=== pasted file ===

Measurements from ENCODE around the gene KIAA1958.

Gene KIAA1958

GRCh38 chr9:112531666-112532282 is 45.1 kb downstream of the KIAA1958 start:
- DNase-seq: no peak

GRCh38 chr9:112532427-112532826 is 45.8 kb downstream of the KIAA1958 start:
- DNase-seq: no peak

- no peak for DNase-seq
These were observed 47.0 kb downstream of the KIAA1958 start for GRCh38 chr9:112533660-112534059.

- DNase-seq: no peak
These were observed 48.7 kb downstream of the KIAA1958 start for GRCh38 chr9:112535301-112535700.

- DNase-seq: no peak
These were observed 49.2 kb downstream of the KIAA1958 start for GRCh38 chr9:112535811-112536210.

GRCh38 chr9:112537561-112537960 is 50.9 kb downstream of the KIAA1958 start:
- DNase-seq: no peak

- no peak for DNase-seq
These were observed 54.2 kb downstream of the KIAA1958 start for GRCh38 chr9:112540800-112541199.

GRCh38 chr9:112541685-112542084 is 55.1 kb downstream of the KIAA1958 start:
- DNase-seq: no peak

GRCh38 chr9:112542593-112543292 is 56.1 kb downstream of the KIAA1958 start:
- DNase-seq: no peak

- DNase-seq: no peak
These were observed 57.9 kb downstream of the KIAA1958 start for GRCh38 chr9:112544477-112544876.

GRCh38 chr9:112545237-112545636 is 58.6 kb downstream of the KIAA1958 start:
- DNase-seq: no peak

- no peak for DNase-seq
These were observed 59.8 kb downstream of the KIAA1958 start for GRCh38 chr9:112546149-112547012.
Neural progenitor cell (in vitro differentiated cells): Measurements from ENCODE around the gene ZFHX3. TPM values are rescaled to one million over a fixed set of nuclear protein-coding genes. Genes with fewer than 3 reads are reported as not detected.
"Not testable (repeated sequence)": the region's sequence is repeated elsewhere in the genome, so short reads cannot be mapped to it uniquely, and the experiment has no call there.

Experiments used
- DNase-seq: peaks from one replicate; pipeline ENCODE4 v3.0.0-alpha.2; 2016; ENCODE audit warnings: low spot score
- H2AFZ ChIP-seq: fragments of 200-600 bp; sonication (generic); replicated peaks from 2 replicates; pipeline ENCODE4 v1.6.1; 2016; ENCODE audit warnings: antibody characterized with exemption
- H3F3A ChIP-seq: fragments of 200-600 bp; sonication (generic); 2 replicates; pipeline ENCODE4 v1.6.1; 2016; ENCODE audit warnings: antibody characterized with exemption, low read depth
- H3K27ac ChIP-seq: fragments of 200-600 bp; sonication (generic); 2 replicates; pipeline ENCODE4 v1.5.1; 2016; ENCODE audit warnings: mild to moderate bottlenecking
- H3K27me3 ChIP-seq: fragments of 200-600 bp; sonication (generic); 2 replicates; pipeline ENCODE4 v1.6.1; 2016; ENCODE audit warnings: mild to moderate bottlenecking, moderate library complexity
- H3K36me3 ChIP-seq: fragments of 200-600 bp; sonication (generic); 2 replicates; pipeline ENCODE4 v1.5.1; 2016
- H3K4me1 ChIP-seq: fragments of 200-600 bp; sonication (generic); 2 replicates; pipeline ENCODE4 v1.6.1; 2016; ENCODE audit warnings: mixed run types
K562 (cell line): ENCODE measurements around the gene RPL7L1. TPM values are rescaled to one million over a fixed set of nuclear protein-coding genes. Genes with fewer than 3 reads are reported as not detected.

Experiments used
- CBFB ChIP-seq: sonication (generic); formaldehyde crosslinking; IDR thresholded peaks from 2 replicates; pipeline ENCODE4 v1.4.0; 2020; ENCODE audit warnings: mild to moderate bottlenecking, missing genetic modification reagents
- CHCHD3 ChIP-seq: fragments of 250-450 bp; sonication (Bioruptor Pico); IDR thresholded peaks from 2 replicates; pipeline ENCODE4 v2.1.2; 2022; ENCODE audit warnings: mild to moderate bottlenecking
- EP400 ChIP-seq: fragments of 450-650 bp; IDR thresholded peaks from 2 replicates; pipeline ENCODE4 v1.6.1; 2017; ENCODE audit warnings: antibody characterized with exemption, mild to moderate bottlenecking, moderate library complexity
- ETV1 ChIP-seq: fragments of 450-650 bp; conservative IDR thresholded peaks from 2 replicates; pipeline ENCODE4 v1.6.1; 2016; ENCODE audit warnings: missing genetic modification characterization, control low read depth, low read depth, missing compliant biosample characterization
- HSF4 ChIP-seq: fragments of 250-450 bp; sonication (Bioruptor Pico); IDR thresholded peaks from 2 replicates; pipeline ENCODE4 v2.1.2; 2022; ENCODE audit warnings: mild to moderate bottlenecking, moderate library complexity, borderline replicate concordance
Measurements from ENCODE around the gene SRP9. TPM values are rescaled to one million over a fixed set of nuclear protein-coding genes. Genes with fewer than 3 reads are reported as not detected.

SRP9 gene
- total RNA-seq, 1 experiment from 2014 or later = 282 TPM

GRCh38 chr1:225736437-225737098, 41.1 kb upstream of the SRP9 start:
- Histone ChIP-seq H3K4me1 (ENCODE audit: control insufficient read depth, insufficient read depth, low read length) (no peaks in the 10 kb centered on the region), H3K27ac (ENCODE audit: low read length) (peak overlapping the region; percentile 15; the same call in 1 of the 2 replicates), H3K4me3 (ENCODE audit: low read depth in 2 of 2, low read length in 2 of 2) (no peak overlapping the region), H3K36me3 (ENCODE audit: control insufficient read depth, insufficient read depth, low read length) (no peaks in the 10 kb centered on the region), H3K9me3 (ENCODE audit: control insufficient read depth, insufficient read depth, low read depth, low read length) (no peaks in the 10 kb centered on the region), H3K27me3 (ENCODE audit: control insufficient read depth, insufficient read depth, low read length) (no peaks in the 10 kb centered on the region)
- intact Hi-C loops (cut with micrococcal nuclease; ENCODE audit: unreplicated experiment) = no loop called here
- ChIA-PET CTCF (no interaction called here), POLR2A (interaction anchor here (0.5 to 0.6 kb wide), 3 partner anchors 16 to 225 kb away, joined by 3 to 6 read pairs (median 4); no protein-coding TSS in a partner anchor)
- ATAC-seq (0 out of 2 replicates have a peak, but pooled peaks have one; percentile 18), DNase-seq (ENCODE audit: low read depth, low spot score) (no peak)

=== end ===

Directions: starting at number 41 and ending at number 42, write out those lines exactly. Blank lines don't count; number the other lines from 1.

- EP400 ChIP-seq: fragments of 450-650 bp; IDR thresholded peaks from 2 replicates; pipeline ENCODE4 v1.6.1; 2017; ENCODE audit warnings: antibody characterized with exemption, mild to moderate bottlenecking, moderate library complexity
- ETV1 ChIP-seq: fragments of 450-650 bp; conservative IDR thresholded peaks from 2 replicates; pipeline ENCODE4 v1.6.1; 2016; ENCODE audit warnings: missing genetic modification characterization, control low read depth, low read depth, missing compliant biosample characterization